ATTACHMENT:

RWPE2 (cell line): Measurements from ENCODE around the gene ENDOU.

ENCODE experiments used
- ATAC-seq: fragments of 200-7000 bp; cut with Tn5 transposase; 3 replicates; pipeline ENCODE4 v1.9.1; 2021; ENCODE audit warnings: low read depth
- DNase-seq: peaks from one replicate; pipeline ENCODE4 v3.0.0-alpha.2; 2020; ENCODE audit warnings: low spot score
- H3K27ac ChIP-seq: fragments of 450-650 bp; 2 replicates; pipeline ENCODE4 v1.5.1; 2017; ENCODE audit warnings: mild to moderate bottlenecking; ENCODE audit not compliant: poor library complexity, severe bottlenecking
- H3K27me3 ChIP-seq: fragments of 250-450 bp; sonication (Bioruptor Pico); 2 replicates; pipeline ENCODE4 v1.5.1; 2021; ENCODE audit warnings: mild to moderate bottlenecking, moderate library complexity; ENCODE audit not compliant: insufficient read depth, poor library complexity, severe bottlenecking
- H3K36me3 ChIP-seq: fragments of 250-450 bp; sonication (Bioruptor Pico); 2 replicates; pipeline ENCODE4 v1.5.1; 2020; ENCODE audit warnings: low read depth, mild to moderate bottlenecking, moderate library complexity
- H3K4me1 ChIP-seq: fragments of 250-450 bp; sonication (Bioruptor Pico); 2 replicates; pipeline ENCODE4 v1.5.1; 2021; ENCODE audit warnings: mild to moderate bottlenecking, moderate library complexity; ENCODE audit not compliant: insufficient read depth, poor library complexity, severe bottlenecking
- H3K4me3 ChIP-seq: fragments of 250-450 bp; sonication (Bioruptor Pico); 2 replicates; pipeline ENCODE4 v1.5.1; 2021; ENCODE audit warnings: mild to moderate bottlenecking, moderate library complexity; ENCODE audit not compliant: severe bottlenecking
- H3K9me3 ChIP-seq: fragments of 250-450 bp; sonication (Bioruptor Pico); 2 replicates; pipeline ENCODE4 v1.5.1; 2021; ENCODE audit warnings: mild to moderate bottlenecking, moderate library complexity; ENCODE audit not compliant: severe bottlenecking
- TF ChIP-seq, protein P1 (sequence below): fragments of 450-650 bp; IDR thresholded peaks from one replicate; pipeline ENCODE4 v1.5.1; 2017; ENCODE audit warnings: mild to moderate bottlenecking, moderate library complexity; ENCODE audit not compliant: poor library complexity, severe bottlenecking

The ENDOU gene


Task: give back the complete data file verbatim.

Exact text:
RWPE2 (cell line): Measurements from ENCODE around the gene ENDOU.

ENCODE experiments used
- ATAC-seq: fragments of 200-7000 bp; cut with Tn5 transposase; 3 replicates; pipeline ENCODE4 v1.9.1; 2021; ENCODE audit warnings: low read depth
- DNase-seq: peaks from one replicate; pipeline ENCODE4 v3.0.0-alpha.2; 2020; ENCODE audit warnings: low spot score
- H3K27ac ChIP-seq: fragments of 450-650 bp; 2 replicates; pipeline ENCODE4 v1.5.1; 2017; ENCODE audit warnings: mild to moderate bottlenecking; ENCODE audit not compliant: poor library complexity, severe bottlenecking
- H3K27me3 ChIP-seq: fragments of 250-450 bp; sonication (Bioruptor Pico); 2 replicates; pipeline ENCODE4 v1.5.1; 2021; ENCODE audit warnings: mild to moderate bottlenecking, moderate library complexity; ENCODE audit not compliant: insufficient read depth, poor library complexity, severe bottlenecking
- H3K36me3 ChIP-seq: fragments of 250-450 bp; sonication (Bioruptor Pico); 2 replicates; pipeline ENCODE4 v1.5.1; 2020; ENCODE audit warnings: low read depth, mild to moderate bottlenecking, moderate library complexity
- H3K4me1 ChIP-seq: fragments of 250-450 bp; sonication (Bioruptor Pico); 2 replicates; pipeline ENCODE4 v1.5.1; 2021; ENCODE audit warnings: mild to moderate bottlenecking, moderate library complexity; ENCODE audit not compliant: insufficient read depth, poor library complexity, severe bottlenecking
- H3K4me3 ChIP-seq: fragments of 250-450 bp; sonication (Bioruptor Pico); 2 replicates; pipeline ENCODE4 v1.5.1; 2021; ENCODE audit warnings: mild to moderate bottlenecking, moderate library complexity; ENCODE audit not compliant: severe bottlenecking
- H3K9me3 ChIP-seq: fragments of 250-450 bp; sonication (Bioruptor Pico); 2 replicates; pipeline ENCODE4 v1.5.1; 2021; ENCODE audit warnings: mild to moderate bottlenecking, moderate library complexity; ENCODE audit not compliant: severe bottlenecking
- TF ChIP-seq, protein P1 (sequence below): fragments of 450-650 bp; IDR thresholded peaks from one replicate; pipeline ENCODE4 v1.5.1; 2017; ENCODE audit warnings: mild to moderate bottlenecking, moderate library complexity; ENCODE audit not compliant: poor library complexity, severe bottlenecking

The ENDOU gene